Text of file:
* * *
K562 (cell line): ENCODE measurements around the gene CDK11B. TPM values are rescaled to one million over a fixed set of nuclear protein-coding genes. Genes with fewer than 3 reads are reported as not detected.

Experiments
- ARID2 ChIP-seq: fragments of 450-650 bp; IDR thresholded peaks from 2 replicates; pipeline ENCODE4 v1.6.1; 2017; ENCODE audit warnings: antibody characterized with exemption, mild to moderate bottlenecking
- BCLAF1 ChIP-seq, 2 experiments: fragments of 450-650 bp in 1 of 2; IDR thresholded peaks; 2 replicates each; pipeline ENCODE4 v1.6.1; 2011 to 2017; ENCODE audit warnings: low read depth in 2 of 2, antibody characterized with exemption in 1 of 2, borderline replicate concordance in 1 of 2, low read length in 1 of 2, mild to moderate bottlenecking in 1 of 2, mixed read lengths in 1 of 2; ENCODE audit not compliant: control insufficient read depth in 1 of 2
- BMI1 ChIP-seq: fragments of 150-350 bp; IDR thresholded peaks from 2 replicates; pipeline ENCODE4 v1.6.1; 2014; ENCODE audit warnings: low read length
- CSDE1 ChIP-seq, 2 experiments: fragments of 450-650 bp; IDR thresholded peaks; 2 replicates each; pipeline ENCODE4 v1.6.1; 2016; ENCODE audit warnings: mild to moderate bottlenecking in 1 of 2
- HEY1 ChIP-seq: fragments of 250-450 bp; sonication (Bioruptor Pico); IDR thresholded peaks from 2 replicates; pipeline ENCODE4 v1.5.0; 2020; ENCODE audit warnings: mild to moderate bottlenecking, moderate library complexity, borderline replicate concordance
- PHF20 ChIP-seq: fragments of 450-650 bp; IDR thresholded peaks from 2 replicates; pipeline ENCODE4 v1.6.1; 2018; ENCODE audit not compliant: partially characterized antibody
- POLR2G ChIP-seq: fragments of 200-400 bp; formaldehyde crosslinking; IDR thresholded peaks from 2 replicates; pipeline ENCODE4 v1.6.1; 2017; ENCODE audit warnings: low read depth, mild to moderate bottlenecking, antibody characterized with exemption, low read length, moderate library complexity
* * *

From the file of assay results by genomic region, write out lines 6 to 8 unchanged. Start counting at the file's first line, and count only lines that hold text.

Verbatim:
- CSDE1 ChIP-seq, 2 experiments: fragments of 450-650 bp; IDR thresholded peaks; 2 replicates each; pipeline ENCODE4 v1.6.1; 2016; ENCODE audit warnings: mild to moderate bottlenecking in 1 of 2
- HEY1 ChIP-seq: fragments of 250-450 bp; sonication (Bioruptor Pico); IDR thresholded peaks from 2 replicates; pipeline ENCODE4 v1.5.0; 2020; ENCODE audit warnings: mild to moderate bottlenecking, moderate library complexity, borderline replicate concordance
- PHF20 ChIP-seq: fragments of 450-650 bp; IDR thresholded peaks from 2 replicates; pipeline ENCODE4 v1.6.1; 2018; ENCODE audit not compliant: partially characterized antibody